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JEAN DEPARA, 1928-1997



Jean Depara was born in Angola and came to photography almost by accident. To record his wedding, in 1950, he bought himself a small Adox camera after which he never ceased to seek out new subjects for his lens.

Settling in Kinshasa in 1951, Depara at first combined his job in photography with various other small jobs: repairing bicycles and cameras, dealing in scrap metal. In 1954 Depara 's carrer took a turn when the celebrated Zairian singer Franco invited him to become his official photographer. Depara became the chronicler of Kinshasa social life in the era when the Rumba and the Cha Cha defined the city’s rhythm.

Jean Depara later set up his studio under the name "Jean 'Whisky' Depara" and spent his days in bars like the Kwist, the OK Bar, or the Sarma Congo. At night he hung out at such clubs as the Afro Mogenbo, the Champs-Elysées, the Djambo Djambu, the Oui, the Fifi, the Show Boat. "Night owls" particularly fascinated him and with his flash Depara captured an Africa stripped of conventional social codes. Interracial couples, hipsters, and those who in imitation of James Dean chose to “Live fast, die young”, became both his subjects and his clients.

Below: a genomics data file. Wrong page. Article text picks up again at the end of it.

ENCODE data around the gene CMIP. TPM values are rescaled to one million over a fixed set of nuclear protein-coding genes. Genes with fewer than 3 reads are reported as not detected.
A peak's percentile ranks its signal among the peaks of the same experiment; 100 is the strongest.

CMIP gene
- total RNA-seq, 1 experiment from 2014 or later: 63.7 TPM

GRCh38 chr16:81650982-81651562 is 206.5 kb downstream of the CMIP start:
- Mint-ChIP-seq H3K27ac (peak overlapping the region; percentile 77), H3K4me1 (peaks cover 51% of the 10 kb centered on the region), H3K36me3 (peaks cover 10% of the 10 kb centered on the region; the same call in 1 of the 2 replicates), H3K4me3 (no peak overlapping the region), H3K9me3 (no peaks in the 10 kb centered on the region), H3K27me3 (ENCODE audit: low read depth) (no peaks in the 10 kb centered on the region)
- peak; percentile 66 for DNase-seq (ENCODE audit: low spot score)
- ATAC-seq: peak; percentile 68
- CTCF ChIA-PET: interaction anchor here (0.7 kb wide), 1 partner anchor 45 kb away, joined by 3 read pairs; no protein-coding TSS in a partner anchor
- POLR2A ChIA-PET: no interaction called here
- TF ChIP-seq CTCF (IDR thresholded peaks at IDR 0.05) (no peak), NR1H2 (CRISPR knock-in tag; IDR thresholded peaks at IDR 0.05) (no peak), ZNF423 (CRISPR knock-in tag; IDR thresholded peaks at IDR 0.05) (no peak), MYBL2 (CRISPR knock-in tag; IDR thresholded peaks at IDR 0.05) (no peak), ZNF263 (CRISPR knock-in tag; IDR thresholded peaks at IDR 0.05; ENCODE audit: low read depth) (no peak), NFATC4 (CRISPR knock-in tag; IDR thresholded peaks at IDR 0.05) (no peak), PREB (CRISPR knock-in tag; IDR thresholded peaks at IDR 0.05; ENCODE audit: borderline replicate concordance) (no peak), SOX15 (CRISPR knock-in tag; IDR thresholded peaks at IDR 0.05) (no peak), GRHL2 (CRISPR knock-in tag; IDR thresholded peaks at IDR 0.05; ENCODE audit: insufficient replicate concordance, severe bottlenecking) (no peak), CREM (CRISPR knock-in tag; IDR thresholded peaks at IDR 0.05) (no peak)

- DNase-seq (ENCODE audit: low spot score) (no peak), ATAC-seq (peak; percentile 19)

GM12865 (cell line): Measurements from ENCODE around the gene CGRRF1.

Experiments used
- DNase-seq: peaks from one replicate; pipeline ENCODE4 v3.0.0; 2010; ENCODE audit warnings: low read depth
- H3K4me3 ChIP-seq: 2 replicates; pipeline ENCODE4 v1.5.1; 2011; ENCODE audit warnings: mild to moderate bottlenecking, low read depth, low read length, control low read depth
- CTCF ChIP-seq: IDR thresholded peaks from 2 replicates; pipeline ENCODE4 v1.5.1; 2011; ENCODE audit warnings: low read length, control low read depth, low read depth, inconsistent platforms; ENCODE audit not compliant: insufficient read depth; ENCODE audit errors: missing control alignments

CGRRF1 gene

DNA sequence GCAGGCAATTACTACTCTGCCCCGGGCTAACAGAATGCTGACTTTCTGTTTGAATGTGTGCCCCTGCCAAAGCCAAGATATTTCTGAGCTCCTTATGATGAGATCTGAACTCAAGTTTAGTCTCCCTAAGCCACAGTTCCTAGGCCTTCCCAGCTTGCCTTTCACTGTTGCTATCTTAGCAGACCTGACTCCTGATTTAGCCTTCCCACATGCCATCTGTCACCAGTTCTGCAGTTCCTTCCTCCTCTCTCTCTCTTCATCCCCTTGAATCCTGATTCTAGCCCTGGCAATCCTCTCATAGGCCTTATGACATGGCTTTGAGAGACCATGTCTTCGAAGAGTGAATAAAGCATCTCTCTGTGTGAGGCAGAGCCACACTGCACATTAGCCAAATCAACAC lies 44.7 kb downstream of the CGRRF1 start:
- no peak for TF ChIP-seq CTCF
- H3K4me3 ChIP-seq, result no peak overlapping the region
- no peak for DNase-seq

Among Depara ’s recurrent themes are the Miziki who have such a powerful role in Kinshasa society. These associations of women were rooted in pre-independence traditions, and a Moziki (singular form of Miziki) could act as a banker within her social circle. In the 1950s and 1960s, Miziki associations took such names as 'La Pause' and 'La Mode', and commissioned famous bands to compose songs for their annual events.

source: CAAC
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